The British Muslim group that was praised by US President Barack Obama at the United Nations is headed by an ex-jihadist who wants to prevent impressionable young minds from swaying towards radicalism through whatever means possible.
In his speech at the United Nations, Obama highlighted the Active Change Foundation's popular #notinmyname social media campaign which includes a video of young Muslims speaking out against the Islamic State group.
"Look at the young British Muslims who responded to terrorist propaganda by starting the Not in My Name campaign declaring: 'ISIL is hiding behind a false Islam,'" Obama said Wednesday in comments seeking to highlight growing opposition to Islamic State (IS) jihadists from within the Muslim community.
The foundation's director Hanif Qadir told AFP in an interview that he himself was once won over by extremist ideology -- like the estimated 500 British jihadists believed to be fighting in IS group ranks in Iraq and Syria.
"I was involved with violent extremist groups linked to al-Qaeda and the Taliban in 2001 and 2002 and I travelled to go to Afghanistan in 2002 -- a similar situation we face now with our young men," he said.
"I have a full understanding of what it feels like, what the drivers are, but I have also an understanding of what the realities are when you arrive on the ground," said Qadir, who set up his anti-extremism group in 2003.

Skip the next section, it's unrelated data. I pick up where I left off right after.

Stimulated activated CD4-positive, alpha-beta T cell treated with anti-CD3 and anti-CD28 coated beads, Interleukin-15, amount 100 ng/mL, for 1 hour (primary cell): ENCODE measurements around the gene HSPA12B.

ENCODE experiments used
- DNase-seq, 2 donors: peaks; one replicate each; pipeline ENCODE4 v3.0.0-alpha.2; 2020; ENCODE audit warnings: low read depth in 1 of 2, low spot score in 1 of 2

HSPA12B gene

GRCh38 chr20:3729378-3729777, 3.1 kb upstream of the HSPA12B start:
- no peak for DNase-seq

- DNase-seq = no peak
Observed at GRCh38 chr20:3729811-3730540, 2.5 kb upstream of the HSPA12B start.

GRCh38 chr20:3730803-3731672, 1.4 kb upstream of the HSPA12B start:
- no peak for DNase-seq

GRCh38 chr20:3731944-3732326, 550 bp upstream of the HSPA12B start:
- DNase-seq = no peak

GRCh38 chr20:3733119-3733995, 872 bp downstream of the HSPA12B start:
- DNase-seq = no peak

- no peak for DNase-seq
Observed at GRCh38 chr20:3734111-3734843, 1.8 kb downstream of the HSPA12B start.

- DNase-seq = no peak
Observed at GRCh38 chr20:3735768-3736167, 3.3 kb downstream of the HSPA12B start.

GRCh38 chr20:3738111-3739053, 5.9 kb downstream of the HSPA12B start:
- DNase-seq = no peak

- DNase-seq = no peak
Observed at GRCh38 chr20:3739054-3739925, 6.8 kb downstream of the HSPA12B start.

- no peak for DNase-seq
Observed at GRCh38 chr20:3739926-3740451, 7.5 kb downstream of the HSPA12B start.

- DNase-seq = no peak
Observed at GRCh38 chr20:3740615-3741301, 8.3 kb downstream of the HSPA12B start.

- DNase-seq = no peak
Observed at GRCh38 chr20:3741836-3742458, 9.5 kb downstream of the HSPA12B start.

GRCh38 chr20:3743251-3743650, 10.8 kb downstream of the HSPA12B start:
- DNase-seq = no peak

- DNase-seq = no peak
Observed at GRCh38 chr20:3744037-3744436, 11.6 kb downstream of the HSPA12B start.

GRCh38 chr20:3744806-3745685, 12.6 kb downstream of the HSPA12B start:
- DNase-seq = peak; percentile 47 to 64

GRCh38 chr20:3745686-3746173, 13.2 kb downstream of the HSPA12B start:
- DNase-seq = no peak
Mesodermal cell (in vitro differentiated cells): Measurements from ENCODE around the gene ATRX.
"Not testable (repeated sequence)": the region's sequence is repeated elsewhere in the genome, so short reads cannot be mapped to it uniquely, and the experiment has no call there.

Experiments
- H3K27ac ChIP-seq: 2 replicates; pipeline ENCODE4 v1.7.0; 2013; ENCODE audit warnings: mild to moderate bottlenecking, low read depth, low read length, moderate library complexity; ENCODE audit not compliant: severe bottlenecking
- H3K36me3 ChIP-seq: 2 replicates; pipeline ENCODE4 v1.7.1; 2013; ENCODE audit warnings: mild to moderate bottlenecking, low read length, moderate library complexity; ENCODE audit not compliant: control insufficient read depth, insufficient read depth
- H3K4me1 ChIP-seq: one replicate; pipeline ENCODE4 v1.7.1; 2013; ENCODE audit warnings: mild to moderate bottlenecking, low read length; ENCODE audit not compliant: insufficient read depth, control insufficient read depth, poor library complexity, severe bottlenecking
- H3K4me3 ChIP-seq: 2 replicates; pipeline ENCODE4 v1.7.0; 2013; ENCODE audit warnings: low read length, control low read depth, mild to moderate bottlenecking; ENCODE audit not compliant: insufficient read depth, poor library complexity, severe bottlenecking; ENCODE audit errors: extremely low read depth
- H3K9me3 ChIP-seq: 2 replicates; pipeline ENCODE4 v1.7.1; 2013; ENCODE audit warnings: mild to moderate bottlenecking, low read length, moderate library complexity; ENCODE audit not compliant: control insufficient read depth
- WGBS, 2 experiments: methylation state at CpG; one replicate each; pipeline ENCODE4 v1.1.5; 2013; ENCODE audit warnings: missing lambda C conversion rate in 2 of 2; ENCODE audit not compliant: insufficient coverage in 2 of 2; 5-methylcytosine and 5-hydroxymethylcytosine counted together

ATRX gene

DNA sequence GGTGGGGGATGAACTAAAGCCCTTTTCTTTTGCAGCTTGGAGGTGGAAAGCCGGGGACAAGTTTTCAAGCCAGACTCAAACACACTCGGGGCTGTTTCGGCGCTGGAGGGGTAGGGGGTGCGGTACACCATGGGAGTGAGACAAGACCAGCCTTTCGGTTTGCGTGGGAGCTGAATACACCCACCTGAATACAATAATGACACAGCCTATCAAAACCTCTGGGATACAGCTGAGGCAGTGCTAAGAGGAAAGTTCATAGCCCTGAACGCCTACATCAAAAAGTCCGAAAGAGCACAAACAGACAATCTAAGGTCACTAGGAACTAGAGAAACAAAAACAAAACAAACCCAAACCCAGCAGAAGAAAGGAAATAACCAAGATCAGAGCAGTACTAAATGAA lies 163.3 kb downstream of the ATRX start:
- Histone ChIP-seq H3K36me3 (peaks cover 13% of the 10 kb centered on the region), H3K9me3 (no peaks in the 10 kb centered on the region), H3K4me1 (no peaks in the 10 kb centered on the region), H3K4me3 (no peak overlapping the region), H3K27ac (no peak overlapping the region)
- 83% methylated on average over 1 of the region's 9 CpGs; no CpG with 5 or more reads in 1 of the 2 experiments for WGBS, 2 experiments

"The reality is that you are given a different picture when you are here and when you arrive there... What I saw there is the people I wanted to help were actually part of the problem," he said, referring to Afghanistan.
"I wanted to help remove the suffering, not be part of the suffering."
- 'No compassion' -
Active Change's video, which has been watched more than 170,000 times on YouTube, begins with a young woman in a colourful headscarf saying: "ISIS do not represent Islam or any Muslim."
It follows with responses from a variety of young people including one man in a suit and tie saying, "Because what you're doing is inhumane," and another man in a T-shirt saying, "Because they're killing innocent people."
"Because you have no compassion," Qadir himself says.
The video was shot in the association's offices next to a mosque in Walthamstow in northeast London where young people regularly meet up for a game of pool or a heated conversation about Middle East politics.
Trying to convince young Muslims not to go and fight is a daily struggle for Qadir, who during a visit by AFP was meeting with a father whose son had gone to Syria.
Qadir said the man's son had been "brainwashed" and the boy's mother had subsequently left the father "because she now believes that he's not a good enough Muslim".
Qadir said Islamic State fighters had shown themselves to be "barbarians", adding: "The people who are doing this in the name of Islam, they are representing themselves and their own objective."
But he admitted they had been successful at persuading angry young Muslims to join them.
"They are attracting young minds that are angry. They are attracting young Muslim men who want to get involved to kill," he said.